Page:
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New research examines Australian population growth patterns


James, A., Rowley, S., Davies, A., Ong ViforJ, R. and Singh, R.


The research findings re-confirm that tenure insecurity in the private rental sector is a pressing policy issue that needs to be addressed, and that stamp duties act as a barrier to home purchase and labour market mobility (which would improve the efficient functioning of Australia’s economy).

Most of Australia’s recent population growth has been centred in the largest cities.
The report analysed Australian Bureau of Statistics data which found that between 2017 and 2018, capital city growth accounted for 79 per cent of Australia’s total population growth, increasing by 2 per cent while the national average growth rate was 1.6 per cent. Melbourne, Australia’s second-largest city, had the largest rates of growth at 2.5 per cent.

Much of the growth that occurred outside of capital cities was in cities that are within commuting distance to a capital city.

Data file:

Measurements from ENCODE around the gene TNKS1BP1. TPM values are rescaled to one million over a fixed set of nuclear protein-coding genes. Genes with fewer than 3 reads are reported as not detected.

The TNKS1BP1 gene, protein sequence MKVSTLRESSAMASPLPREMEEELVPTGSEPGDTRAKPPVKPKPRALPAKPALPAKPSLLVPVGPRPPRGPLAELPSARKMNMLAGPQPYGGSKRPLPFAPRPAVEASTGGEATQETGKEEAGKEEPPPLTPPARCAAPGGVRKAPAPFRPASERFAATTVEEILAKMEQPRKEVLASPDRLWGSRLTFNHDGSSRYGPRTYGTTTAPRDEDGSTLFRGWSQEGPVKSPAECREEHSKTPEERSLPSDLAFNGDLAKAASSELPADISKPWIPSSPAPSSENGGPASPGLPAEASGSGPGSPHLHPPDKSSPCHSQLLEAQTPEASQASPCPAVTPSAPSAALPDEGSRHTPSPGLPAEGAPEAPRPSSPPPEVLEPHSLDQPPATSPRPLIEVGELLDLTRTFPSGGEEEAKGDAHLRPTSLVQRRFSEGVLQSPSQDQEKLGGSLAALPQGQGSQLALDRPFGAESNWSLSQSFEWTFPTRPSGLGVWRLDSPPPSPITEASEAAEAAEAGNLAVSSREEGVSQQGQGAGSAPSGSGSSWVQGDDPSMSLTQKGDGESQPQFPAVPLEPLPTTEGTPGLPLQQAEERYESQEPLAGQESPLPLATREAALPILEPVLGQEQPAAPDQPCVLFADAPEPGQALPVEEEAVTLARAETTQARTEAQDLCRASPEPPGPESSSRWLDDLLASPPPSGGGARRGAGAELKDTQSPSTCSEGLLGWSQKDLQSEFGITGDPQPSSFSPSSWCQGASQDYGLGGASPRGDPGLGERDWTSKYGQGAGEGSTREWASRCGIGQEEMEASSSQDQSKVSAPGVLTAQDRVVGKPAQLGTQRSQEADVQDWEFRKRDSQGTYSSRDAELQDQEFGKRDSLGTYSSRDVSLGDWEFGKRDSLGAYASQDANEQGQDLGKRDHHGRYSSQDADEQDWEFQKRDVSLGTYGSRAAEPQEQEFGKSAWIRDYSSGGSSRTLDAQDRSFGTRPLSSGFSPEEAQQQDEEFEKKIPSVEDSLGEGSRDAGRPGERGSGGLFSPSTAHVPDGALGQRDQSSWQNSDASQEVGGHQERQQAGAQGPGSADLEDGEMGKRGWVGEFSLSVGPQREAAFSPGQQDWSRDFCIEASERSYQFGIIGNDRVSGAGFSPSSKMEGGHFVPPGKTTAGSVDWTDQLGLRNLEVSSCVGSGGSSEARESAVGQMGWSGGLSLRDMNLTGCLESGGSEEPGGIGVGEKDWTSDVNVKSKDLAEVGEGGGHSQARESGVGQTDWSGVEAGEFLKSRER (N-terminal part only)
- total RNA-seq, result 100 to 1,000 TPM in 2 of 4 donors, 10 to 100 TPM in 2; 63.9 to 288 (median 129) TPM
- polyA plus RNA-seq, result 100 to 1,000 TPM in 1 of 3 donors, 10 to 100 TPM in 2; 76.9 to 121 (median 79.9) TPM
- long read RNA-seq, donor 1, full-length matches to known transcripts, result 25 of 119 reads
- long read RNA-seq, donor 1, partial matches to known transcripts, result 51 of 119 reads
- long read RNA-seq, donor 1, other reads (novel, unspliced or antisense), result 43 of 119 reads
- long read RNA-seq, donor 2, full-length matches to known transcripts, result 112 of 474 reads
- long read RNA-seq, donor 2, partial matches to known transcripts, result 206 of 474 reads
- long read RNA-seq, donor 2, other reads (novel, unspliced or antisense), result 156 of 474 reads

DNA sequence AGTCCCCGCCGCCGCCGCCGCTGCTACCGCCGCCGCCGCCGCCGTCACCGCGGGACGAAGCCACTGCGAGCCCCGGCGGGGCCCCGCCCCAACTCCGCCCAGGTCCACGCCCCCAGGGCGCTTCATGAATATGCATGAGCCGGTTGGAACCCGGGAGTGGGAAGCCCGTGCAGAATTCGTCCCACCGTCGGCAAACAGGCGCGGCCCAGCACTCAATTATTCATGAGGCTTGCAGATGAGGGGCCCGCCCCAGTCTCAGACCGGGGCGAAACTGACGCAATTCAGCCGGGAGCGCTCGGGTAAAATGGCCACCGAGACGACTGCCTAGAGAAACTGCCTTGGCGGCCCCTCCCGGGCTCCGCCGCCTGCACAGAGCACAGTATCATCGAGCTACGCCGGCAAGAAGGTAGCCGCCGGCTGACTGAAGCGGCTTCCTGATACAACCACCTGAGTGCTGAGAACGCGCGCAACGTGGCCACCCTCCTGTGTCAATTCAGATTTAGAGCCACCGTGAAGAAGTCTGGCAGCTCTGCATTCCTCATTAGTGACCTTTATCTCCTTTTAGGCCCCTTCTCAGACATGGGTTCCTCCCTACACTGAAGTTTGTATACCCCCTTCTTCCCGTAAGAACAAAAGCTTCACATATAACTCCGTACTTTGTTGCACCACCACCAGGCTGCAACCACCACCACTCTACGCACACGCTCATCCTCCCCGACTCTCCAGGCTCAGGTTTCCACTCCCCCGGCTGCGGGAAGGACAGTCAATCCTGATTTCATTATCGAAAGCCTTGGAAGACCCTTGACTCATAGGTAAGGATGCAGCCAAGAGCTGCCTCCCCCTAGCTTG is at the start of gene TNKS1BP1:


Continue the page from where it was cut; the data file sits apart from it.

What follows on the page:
The research also examined the drivers of population mobility, finding housing and location considerations to be the major reasons for the 40 per cent of Australians who change where they reside every five years.

Nearly 40 per cent of moves from one urban area to another are driven by the desire to get one’s own place or move into a larger place, while only 8 per cent of urban–urban moves are due to downsizing into a smaller dwelling.

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